Are voluntary hedge fund disclosures reliable?

Andrew Patton, Tarun Ramadorai, Michael Streatfield, 9 April 2012



Despite the miles of column inches devoted to the hedge fund industry in the financial and popular press, relatively little is known about their trading strategies, risk profiles, liquidity needs, or potential for impact on systemic risk. In the wake of the recent financial crisis, the Securities and Exchange Commission proposed a rule requiring US-based hedge funds to provide regular reports on their performance, trading positions, and counterparties to a new financial stability panel established under the Dodd-Frank Act. A modified version of this proposal will be phased in starting late this year, and requires detailed quarterly reports for 200 or so large hedge funds (those managing over $1.5 billion) and less detailed, annual, reports for smaller hedge funds. The proposal makes clear that these reports would only be available to the regulator, with no provisions in the proposal regarding reporting to funds' investors. Nevertheless, hedge funds argued against the proposal, concerned that the regulator collecting the reports could not guarantee that they would not eventually be made public.

One significant disclosure that hedge funds offer to a wider audience is reports of their monthly investment performance. This self-reported information is provided by thousands of individual hedge funds to one or more publicly available databases, which are widely used by researchers, current and prospective investors, and the media. As SEC rules preclude advertising by hedge funds, these performance disclosures (as well as disclosures on fund size and a few other fund characteristics) are considered to be one of the few ways that hedge funds market themselves to potential new investors (see Jorion and Schwarz 2010 for example).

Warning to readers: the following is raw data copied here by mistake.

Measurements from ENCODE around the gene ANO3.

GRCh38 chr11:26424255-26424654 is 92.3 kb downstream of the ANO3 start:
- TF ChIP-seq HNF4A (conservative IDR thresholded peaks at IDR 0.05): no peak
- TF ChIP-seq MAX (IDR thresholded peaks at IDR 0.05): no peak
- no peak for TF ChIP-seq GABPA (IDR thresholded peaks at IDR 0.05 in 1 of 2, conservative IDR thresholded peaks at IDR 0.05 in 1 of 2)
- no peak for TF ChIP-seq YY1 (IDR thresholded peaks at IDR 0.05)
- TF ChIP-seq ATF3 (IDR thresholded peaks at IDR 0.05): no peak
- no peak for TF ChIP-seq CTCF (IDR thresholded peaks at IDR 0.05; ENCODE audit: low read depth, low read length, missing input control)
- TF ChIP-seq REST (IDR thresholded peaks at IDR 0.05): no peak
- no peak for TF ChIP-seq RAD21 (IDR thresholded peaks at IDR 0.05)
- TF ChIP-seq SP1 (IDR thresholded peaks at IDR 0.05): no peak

Hedge fund data revisions

In a recent CEPR Discussion Paper (Patton et al 2012), we carefully examine hedge fund disclosures to these publicly available databases. We ask whether these voluntary disclosures by hedge funds are reliable guides to their past performance and attempt to answer this question by tracking changes to statements of performance in ‘vintages’ of these databases recorded at different points in time between 2007 and 2011. In each such ‘vintage’, hedge funds provide information on their performance from the time they began reporting to the database until the most recent period.

We find that in successive vintages of these databases, older performance records (pertaining to periods as far back as fifteen years) of hedge funds are routinely revised. This behaviour is widespread: nearly 40% of the 18,382 hedge funds in our sample have revised their previous returns by at least 0.01% at least once, and over 15% of funds have revised a previous monthly return by at least 1% (see Table 1 below). These are very substantial changes, given the average monthly return in our sample period of 0.64%.

Table 1. Size of revisions

We are careful to check whether these revisions are potentially attributable to corrections of data entry errors (such as sign errors or digit transpositions). However, we find that such potential corrections account for less than 8% of the revisions, meaning that 92% of the revisions are attributable to something other than innocuous errors.

We also study the ‘age’ of the return that was revised. If the return initially reported by a hedge fund manager was an estimate, perhaps based on an estimated valuation for an illiquid investment, then it might be reasonable to expect subsequent revisions of the initially reported return. To evaluate this explanation, we report the age of the revised return, and find that around a quarter of the revisions that we identify relate to returns that are less than three months old (see Table 2 below). However, we also find that almost one half of all revisions relate to returns that are more than 12 months old.